It was clear and blue outside, and the wine on the table was a light red and not very expensive. The summer had just begun; it was easy to drink and laugh for no reason at all and even with no one around. It all brought him back to when drinking wine was something new and still a secret, something that made him laugh hard and free before it would make him sick to his stomach.
He poured his first glass quickly. The glub, glub, glub returned him to Amelia and her father’s den – mounted animal heads protecting the precious books, old and original, wrapped in cracked leather, titles and authors displayed in fading gold letters, the strong smell of decay almost imperceptible. Amelia asked if he had ever kissed a girl and then started climbing the wooden ladder set against the tall bookcase. I shouldn’t look up, he thought. From the top of the ladder she looked down at him with a smile on her face he hadn’t seen before. What is she doing up there and why is she taking this long to come back down, he wondered. Amelia walked up to him and stood on her tiptoes: “I’m taller than you this year. Now choose which hand.” Both were clenched, palms upwards, her hot pink fingernails digging into her skin. I’ll choose the left hand, the one that has the bracelet I gave her last week for her birthday, he thought. Her smile slowly grew longer and brighter like a summer day. She broke the clasp already, he remarked. She must take it off every night before bed. But why?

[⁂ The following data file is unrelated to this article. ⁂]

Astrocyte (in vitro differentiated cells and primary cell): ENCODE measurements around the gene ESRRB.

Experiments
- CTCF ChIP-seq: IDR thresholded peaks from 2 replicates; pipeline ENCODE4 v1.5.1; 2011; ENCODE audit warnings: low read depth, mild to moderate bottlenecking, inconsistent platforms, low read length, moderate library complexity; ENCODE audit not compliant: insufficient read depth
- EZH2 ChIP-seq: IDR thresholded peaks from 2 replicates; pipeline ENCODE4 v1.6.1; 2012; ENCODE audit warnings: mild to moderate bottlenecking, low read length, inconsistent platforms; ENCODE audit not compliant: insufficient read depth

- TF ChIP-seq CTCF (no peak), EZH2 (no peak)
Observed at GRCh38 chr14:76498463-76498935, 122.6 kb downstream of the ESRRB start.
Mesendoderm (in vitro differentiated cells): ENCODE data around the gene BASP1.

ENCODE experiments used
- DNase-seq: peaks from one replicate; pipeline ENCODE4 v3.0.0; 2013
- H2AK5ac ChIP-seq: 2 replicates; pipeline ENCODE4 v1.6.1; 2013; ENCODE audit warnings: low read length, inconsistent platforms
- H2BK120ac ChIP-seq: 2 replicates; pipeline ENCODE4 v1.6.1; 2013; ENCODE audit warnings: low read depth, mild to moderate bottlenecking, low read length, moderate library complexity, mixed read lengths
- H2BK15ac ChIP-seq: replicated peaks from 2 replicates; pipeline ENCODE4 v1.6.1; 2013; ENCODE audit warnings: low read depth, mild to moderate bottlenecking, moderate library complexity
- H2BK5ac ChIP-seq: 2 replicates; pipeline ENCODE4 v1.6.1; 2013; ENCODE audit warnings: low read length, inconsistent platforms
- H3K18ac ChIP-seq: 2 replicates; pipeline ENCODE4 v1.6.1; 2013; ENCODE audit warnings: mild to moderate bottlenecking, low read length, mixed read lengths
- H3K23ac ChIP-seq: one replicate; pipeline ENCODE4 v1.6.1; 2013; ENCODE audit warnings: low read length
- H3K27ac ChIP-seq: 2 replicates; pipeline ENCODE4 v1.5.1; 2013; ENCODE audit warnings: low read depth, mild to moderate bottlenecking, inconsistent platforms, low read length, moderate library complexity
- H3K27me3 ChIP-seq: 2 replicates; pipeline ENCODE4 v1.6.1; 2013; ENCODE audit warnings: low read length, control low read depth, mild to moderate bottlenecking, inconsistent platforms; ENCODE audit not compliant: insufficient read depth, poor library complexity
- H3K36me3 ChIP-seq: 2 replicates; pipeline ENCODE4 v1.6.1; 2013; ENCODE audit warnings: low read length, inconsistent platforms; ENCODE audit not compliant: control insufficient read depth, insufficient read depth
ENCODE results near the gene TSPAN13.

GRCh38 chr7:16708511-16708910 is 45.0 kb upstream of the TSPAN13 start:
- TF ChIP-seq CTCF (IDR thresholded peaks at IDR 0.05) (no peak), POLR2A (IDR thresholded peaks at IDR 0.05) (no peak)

Amelia started making her way to her father’s mahogany desk in ballerina leaps. Her dress opening and closing like a yellow umbrella. Once there, she took her thin finger and traced it all along its polished length, looking back at him over her bony shoulder and through her hair, as it squeaked its way towards the secret she wanted to share with him. “Can you keep a secret, Oliver?” The new smile on her face made that question feel different this time. He wasn’t sure how to answer her. “Of course, you can,” she answered for him. He finally saw what Amelia was hiding in her left hand.
She unlocked the bottom right-hand drawer of the mahogany desk. “You can’t tell anyone what I’m about to show you…we’ll both get in all kinds of trouble, if my father ever finds out. Ok?” Her new smile disappeared for a few seconds until she saw what she was looking for on his face, and then it returned bigger than before. “You didn’t answer me. Have you ever kissed a girl, Oliver…on the lips?” He felt her light hands on his shoulders and a warm breath traveling from his ear down his neck and back: “What were you thinking about?” He tilted his head far back and met her upside down face: “Do you remember what we used to do in your father’s den as kids, Amelia?” She had that smile again, but this time he recognized it right away, even upside down.
– Christopher Troy
What are some of your secret childhood memories?